PETALING JAYA: It’s official. Ivermectin cannot be recommended for treating Covid-19 patients until further studies are done.
The health ministry has found in its latest study that the drug does not reduce the risk of severe disease in high-risk patients.
The study, called I-Tech, showed no significant difference in ICU admissions, mechanical ventilation, symptom recovery, blood parameters and chest X-ray resolution between a group receiving the drug and the group receiving the ministry’s standard care.
Pro-Ivermectin groups, however, are not happy with the result, claiming that the study was designed to fail.
They alleged that those selected for the study were Category 3 Covid-19 patients, which means it was too late to prevent the cases from deteriorating to the severe stages of Categories 4 and 5.
They also said patients aged 50 and above, with at least one comorbidity were selected, making the likelihood of their deterioration to a severe stage high.
They said the study should instead have targeted Category 1 (asymptomatic) and 2 (symptomatic) cases because Ivermectin is most effective for prevention, less for early treatment and least for late treatment.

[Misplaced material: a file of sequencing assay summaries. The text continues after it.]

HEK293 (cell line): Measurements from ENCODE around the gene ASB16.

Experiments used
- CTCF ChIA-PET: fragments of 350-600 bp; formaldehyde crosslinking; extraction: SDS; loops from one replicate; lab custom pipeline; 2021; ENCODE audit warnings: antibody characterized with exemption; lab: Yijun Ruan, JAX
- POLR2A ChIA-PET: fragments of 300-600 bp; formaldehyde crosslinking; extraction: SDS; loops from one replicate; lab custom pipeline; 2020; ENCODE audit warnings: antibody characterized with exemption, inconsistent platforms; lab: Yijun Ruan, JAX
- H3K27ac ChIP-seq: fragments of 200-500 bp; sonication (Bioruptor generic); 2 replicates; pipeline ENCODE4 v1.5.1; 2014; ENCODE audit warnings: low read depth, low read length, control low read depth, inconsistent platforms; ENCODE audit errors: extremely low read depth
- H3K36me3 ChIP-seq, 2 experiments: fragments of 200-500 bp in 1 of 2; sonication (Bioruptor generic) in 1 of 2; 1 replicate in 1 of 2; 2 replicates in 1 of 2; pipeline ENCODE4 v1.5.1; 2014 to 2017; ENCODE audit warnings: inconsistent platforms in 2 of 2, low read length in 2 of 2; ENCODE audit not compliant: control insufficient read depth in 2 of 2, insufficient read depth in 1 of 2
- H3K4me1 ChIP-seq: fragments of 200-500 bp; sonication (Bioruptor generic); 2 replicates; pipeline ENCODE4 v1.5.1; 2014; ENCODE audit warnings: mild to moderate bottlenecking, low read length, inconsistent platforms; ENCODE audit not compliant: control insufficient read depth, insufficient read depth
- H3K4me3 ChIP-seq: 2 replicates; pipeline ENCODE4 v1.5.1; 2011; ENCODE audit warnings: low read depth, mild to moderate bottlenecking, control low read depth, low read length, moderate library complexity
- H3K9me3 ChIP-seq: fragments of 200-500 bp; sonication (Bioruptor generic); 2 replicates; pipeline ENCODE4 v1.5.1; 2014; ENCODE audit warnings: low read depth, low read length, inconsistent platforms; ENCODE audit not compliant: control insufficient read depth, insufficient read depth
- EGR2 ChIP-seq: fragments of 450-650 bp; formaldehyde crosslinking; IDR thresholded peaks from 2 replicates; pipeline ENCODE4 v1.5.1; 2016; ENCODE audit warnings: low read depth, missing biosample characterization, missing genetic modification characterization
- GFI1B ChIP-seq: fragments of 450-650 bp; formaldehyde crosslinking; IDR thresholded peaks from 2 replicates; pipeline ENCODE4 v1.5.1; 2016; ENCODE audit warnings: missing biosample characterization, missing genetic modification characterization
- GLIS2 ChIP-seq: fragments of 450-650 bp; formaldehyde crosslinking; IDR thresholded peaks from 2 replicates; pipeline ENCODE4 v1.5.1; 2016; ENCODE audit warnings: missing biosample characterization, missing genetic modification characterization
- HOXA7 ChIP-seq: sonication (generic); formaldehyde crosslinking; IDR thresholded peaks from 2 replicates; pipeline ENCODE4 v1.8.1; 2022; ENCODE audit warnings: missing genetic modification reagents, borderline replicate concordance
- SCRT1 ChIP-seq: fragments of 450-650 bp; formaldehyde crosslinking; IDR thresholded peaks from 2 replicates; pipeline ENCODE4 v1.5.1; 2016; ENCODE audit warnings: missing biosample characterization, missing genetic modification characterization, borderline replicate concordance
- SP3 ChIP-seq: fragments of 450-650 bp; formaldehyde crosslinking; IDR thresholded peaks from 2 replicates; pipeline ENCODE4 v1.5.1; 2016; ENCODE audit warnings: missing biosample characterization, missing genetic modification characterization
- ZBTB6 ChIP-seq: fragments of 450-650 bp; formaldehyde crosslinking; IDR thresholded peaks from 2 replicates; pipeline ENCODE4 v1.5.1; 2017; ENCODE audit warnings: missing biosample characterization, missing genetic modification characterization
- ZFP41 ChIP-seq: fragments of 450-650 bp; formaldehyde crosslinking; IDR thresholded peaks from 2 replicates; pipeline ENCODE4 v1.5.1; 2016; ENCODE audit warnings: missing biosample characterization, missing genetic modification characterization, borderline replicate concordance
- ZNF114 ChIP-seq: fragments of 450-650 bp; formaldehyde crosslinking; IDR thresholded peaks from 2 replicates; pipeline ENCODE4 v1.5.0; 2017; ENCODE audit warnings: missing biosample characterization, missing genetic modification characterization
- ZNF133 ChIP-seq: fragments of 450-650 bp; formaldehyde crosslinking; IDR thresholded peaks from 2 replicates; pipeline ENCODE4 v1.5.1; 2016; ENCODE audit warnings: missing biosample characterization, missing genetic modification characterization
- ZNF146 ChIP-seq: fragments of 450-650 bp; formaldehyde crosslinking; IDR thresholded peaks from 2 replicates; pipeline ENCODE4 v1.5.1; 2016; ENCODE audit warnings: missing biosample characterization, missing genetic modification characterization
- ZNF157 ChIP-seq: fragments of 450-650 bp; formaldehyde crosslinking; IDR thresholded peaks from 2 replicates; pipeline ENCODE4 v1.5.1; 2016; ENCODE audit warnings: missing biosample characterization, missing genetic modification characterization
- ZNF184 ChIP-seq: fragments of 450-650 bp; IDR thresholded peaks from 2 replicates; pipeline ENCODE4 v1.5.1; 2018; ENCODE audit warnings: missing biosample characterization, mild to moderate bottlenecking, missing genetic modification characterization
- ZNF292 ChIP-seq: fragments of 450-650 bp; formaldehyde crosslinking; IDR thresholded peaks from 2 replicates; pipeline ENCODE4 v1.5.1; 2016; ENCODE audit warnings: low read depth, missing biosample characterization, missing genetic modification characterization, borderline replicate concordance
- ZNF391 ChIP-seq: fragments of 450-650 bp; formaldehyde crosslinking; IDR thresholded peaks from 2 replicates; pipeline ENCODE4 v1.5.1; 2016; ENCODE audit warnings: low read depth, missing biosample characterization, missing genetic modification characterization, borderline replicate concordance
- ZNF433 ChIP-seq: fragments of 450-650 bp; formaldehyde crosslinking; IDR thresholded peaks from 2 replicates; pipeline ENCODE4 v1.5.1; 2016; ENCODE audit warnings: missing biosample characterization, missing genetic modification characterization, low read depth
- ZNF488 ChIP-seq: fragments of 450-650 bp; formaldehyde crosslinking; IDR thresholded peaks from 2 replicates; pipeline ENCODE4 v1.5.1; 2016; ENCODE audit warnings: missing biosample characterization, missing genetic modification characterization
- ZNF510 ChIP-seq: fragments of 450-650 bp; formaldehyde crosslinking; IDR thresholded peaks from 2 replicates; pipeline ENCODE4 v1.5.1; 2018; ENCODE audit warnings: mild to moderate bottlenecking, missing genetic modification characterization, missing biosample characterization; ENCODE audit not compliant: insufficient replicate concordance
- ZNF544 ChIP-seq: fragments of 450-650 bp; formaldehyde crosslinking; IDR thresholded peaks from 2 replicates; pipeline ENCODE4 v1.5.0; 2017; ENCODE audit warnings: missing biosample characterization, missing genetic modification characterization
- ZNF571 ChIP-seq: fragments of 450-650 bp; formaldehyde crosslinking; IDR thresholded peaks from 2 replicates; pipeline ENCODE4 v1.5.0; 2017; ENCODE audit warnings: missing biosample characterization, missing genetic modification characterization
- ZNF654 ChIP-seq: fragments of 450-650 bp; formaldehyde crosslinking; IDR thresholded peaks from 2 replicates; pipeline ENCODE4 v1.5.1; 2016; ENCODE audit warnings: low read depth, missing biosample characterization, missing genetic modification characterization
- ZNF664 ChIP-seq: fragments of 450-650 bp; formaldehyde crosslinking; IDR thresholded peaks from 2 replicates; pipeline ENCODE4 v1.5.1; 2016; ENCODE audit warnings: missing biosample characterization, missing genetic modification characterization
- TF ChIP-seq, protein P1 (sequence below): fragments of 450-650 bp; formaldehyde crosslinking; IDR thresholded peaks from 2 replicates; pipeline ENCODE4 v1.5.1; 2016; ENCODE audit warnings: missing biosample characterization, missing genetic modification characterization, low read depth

Is there any basis to the claims? No, says I-Tech principal investigator Dr Steven Lim Chee Loon.
He said the study was an early intervention trial with patients selected within the first week of showing symptoms.
“Ivermectin was given to mild to moderate Category 2 and 3 patients who were symptomatic, with or without pneumonia, but did not require oxygen support,” he added.
Lim is an infectious diseases (ID) specialist at Hospital Raja Permaisuri Bainun in Ipoh.
During a recent online media briefing on the I-Tech study, he cited guidelines saying a patient in a severe disease stage is categorised as one who needs oxygen support.
He also explained that the high-risk patients selected for the study were hospitalised not because they were severely ill but because the health ministry proactively admitted them for monitoring.
Lim said high-risk Category 1 patients were not recruited because they would rarely progress to severe stages and so it did not make sense to give them the drug.